Naked Lady lift stripped down, ready to go
Snowmass Village correspondent
Aspen, CO Colorado
SNOWMASS ” She’s been bypassed, ridiculed and essentially put out to pasture. Like any good woman who’s been ignored, this lady is packed up and ready to move on.
After years of under-utilization, Snowmass’ 27-year-old Naked Lady triple chair has been dissembled and sold to the Lutsen Mountains ski area in northern Minnesota. The lift towers were removed by helicopter last week during a period when the Sheer Bliss towers were also taken from the ground.
Next season, Snowmass will see a new high-speed Sheer Bliss replacement quad. The Naked Lady lift won’t be replaced, however, as Aspen Skiing Co. officials believe the terrain is adequately served by the Alpine Springs chair.
“As soon as (Alpine Springs) went in, we shut that lift down and just used it for when we were busy, Christmas or President’s weekend,” said Snowmass Mountain Manager Steve Sewell. “Even when the Alpine Springs line was out the maze, nobody would ride Naked Lady.”
If no one wanted to ride the old gal, at least someone was interested in buying the Riblet-made chair.
“We’ll definitely put it to good use,” said Tom Rider, one of Lutsen’s owners. Lutsen has a total vertical drop of about 800 feet; Rider said the lift (which is 1,125 linear feet in length) will have to be shortened.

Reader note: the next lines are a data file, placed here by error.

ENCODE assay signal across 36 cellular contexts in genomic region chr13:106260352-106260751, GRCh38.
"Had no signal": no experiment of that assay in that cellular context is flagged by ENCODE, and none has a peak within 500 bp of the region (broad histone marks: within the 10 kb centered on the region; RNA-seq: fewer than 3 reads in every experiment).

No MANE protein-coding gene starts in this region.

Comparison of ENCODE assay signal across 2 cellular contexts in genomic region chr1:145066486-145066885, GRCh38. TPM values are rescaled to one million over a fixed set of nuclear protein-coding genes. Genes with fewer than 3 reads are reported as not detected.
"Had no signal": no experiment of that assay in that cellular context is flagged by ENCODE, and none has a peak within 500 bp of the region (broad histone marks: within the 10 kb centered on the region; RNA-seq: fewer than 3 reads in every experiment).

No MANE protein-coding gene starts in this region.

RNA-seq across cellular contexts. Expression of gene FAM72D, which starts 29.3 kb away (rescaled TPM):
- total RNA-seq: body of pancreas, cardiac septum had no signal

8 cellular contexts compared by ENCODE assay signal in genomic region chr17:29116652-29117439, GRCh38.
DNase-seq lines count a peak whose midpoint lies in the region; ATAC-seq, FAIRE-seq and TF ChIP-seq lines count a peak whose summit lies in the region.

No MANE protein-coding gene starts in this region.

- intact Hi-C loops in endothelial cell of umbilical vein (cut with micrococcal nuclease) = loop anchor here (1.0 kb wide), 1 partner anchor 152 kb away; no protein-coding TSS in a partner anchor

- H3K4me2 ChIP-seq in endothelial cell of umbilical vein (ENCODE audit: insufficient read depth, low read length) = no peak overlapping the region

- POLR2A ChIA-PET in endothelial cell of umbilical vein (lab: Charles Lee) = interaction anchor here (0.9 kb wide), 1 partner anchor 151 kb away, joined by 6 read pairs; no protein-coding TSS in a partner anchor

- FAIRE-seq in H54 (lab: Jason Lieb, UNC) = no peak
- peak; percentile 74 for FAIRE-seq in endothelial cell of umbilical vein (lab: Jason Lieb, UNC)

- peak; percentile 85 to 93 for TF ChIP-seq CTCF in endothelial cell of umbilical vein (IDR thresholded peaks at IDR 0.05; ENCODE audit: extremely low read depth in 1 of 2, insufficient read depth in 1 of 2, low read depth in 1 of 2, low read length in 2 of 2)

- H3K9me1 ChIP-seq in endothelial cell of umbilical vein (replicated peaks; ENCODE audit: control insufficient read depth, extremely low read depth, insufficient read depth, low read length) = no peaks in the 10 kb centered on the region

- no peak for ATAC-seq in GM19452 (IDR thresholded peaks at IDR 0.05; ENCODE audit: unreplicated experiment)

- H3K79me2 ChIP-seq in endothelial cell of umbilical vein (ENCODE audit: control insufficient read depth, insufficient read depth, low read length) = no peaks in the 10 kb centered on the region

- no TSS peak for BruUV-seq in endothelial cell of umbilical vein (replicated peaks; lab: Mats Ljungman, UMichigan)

But what hasn’t yet been determined is whether or not the Naked Lady name will stick at the new area.
“A lot of people here want to keep the name but we haven’t made a final decision,” Rider said, adding, that some believe, as with boats, it’s bad luck to change a lift’s name.
Founded in 1948 by a group that included Olympic bronze medalist Cindy Nelson’s father, George Nelson (a former 10th Mountain Division soldier), Lutsen sits on the shores of Lake Superior and offers plenty of advanced trails spread out among four separate mountains. Next winter’s lift tickets will cost $65, which Rider said was “highest in the Midwest.” Annually, the resort sees about 100,000 skier and snowboarder visits.
The Naked Lady chair will be the resort’s eighth lift and will make it easier to access some steep chutes, Rider said.
Snowmass’ Sewell said he’s pleased that the lift was able to be brokered through the Mad River Lifts company. It’s motor remains in “great shape,” Sewell said, as is the machinery.
“You can count the number of times on one hand that the lift was run,” Sewell said, adding, “It’s nice to be able to recycle.”
Unfortunately, the old Sheer Bliss chair didn’t attract as much notice as its three-passenger compatriot across the mountain. “We though we had a buyer from Russia” but that fell through, Sewell said. Instead the lift parts will be cut down and sold as scrap in Denver, though the Carbondale Community School will sell chairs from the Sheer Bliss lift as a fundraiser on Saturday (call 704-3284 to reserve one).
Snowmass’ new Sheer Bliss lift, which will serve 2,100 passengers per hour, should be ready to go by Christmas, Sewell said.
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The town of Snowmass Village has its eyes on some safety improvements on Highline Road and a section of Brush Creek Road that will give pedestrians and cyclists a little more room to breathe on the side of the road.